• lambda (-a). Defaults to the same as leveraging bagging, i.e., lambda = 6.
  • numberOfJobs (-j). Defines the number of threads used to train the ensemble, default is 1.
  • driftDetectionMethod (-x). Best results tend to be obtained by using ADWINChangeDetector, the default deltaAdwin (ADWIN parameter) is 0.00001. Still other drift detection methods can be easily configured and used, such as PageHinkley, DDM, EDDM, etc.
  • warningDetectionMethod (-p). This parameter controls the warning detector, such that whenever it triggers a background tree starts training along with the tree where the warning was triggered. It is important that whatever parameters are used in here, that this is consistent with the driftDetectionMethod, i.e., the warning should always trigger before the drift to guarantee the overall algorithm’s expected behavior. The default values are ADWINChangeDetector with deltaAdwin = 0.0001, notice that this is 10x greater than the default deltaAdwin for the driftDetectionMethod.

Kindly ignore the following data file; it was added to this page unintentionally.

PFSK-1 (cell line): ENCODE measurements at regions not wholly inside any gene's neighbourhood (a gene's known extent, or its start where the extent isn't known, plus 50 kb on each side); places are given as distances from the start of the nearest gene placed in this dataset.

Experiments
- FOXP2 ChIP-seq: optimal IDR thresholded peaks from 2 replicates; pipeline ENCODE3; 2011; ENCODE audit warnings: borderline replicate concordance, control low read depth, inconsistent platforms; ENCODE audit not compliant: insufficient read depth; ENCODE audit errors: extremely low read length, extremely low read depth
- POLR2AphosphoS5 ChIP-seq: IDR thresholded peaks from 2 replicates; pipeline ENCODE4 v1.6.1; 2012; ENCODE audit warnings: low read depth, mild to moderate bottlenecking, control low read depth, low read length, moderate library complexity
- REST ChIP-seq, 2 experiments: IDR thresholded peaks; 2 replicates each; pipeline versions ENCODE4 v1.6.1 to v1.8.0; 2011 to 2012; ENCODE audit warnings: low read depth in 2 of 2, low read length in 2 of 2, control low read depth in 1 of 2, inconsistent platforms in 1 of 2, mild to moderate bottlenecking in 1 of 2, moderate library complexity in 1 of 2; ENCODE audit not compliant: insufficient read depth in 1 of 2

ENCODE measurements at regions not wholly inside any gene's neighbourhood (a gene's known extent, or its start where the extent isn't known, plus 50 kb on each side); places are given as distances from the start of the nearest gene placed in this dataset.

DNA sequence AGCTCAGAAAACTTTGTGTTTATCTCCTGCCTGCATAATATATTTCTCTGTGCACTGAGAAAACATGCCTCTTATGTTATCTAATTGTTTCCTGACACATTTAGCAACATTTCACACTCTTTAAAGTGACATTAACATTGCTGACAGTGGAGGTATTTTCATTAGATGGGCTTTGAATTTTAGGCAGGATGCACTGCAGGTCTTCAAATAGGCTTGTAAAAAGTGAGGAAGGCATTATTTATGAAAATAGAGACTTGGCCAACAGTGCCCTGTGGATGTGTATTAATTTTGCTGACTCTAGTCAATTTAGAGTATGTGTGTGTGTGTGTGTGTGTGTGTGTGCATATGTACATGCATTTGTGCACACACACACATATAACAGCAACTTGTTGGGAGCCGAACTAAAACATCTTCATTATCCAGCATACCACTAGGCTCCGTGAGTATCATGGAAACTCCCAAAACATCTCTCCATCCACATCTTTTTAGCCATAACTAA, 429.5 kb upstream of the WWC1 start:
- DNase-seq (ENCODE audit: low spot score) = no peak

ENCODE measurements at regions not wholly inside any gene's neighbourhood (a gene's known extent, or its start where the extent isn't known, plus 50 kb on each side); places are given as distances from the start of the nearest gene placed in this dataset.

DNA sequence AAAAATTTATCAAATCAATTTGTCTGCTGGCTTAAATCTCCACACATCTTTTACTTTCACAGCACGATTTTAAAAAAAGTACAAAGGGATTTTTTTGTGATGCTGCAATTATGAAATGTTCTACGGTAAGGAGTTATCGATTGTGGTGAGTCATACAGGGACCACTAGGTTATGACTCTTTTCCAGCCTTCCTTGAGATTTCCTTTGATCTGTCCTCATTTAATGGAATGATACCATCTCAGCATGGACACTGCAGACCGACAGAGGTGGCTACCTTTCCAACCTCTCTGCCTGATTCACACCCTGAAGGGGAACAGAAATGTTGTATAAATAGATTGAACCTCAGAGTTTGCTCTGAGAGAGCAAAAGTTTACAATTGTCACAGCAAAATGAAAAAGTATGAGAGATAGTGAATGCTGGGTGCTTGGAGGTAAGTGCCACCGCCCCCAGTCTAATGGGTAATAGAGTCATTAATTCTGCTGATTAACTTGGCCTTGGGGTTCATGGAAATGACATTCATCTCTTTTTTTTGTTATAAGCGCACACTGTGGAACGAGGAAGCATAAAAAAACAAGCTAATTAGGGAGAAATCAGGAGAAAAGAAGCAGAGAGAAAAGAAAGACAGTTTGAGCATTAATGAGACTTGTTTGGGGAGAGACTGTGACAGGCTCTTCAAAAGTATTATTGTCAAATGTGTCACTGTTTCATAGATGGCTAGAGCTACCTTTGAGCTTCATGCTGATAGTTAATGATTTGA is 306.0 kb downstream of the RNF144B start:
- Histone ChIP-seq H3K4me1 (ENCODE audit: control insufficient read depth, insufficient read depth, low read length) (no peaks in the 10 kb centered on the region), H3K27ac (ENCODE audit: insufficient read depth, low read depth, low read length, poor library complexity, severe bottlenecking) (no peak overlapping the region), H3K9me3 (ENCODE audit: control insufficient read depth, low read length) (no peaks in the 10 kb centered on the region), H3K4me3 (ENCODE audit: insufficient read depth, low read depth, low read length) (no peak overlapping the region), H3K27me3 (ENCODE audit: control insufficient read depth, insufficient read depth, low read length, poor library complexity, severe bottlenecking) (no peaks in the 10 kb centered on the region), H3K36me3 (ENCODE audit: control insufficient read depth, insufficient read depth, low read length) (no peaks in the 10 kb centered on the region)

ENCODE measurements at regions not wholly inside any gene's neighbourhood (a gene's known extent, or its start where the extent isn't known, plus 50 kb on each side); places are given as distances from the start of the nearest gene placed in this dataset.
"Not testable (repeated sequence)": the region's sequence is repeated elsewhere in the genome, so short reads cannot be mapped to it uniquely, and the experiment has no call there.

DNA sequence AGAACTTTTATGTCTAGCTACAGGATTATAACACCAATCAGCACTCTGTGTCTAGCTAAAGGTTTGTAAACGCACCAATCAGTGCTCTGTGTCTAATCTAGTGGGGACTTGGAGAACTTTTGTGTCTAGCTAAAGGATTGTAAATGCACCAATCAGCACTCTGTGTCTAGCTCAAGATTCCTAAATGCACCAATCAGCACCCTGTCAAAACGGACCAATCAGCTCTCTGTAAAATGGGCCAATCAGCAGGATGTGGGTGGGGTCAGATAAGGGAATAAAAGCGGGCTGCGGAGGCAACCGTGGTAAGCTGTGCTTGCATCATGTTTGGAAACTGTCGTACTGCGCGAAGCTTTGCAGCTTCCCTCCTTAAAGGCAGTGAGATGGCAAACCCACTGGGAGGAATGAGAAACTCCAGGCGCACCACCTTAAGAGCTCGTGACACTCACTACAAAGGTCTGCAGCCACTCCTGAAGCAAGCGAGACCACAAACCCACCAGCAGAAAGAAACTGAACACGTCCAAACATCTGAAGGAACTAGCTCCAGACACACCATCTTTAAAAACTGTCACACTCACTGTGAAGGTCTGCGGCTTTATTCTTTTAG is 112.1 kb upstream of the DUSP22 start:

• disableWeightedVote (-w). If this is set, then predictions will be based on majority vote instead of weighted votes. The default is to use weighted votes, thus this is not set.
  • disableDriftDetection (-u). This controls if drift detection is used, when set there will be no drift or warning detection as well as background learners are not created, independently of any other parameters. The default is to use drift detection, thus this is not set.